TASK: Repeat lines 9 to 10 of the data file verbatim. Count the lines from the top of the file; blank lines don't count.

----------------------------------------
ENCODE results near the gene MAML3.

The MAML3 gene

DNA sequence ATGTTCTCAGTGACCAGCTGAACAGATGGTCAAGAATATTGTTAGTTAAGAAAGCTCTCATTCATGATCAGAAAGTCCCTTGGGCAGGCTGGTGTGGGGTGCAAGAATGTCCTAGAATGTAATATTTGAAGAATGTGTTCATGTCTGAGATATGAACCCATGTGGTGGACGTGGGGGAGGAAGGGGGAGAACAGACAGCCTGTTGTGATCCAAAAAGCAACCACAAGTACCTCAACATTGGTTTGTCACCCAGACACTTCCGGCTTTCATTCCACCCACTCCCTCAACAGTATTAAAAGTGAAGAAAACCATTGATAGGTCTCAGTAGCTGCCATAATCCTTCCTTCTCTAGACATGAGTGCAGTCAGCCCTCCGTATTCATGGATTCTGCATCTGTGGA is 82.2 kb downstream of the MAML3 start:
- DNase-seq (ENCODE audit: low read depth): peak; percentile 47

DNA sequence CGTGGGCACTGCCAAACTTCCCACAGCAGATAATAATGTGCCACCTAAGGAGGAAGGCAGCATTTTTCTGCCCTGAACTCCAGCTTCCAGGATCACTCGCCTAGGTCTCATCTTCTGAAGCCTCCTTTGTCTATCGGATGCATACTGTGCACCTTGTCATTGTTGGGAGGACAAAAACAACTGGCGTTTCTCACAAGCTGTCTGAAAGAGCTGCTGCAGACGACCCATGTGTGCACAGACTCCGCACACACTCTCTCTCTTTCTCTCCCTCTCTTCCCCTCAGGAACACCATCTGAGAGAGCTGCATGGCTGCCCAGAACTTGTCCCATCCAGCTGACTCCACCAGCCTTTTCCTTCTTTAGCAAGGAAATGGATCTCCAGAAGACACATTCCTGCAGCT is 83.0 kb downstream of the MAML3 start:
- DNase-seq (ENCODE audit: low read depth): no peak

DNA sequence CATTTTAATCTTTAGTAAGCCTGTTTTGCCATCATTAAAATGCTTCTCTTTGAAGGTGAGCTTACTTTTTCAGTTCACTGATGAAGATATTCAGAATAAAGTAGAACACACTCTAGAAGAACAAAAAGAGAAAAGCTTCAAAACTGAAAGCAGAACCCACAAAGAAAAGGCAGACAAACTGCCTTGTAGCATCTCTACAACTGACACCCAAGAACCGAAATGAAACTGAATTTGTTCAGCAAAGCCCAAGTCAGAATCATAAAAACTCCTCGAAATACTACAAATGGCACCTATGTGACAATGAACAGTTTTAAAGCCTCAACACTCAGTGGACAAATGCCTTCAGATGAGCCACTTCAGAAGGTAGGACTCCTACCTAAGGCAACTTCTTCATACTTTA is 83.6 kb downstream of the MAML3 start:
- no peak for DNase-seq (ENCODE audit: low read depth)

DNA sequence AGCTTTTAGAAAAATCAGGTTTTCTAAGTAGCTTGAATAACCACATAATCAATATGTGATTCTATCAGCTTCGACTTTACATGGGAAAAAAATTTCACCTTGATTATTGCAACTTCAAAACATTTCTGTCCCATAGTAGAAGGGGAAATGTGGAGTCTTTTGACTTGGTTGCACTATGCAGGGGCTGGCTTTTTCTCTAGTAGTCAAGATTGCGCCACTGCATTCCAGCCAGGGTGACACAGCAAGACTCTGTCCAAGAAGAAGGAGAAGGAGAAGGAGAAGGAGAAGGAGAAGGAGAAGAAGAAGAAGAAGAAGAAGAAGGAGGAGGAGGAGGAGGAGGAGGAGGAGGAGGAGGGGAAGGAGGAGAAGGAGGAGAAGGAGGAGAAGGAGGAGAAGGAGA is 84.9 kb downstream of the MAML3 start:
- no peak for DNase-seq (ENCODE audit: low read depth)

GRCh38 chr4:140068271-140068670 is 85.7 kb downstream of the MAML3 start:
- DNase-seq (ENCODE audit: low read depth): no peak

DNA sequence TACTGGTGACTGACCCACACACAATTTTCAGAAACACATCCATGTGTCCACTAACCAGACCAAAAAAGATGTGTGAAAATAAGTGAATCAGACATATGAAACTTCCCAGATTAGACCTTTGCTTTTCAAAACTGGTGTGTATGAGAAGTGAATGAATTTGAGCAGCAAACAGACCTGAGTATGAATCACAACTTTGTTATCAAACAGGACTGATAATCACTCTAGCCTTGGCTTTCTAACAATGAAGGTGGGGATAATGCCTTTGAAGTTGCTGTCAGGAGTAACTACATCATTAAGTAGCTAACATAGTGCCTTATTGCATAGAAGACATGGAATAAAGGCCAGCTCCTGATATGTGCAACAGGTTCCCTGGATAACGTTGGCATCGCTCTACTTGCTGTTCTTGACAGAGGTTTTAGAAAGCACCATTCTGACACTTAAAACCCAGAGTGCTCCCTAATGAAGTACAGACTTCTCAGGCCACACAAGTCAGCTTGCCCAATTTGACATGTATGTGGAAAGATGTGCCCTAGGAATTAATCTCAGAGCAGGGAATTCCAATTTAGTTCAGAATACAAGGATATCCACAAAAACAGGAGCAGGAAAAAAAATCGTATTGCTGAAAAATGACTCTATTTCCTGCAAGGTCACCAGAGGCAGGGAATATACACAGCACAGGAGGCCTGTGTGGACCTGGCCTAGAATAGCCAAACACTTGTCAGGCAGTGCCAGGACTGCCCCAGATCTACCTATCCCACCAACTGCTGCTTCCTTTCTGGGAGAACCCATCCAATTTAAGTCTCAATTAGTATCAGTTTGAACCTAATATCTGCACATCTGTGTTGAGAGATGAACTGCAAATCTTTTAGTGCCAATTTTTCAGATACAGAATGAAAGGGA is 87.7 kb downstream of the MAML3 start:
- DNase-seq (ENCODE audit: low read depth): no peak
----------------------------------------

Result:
DNA sequence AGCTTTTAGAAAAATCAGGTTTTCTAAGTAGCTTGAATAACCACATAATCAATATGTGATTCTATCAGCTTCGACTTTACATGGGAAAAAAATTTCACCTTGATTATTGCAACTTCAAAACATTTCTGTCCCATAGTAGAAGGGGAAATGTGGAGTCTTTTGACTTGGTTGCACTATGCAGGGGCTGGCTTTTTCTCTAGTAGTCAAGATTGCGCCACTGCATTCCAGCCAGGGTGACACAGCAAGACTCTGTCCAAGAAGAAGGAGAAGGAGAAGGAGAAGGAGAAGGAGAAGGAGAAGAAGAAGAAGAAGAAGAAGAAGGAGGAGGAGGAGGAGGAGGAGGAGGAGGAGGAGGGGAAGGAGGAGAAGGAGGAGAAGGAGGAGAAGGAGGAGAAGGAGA is 84.9 kb downstream of the MAML3 start:
- no peak for DNase-seq (ENCODE audit: low read depth)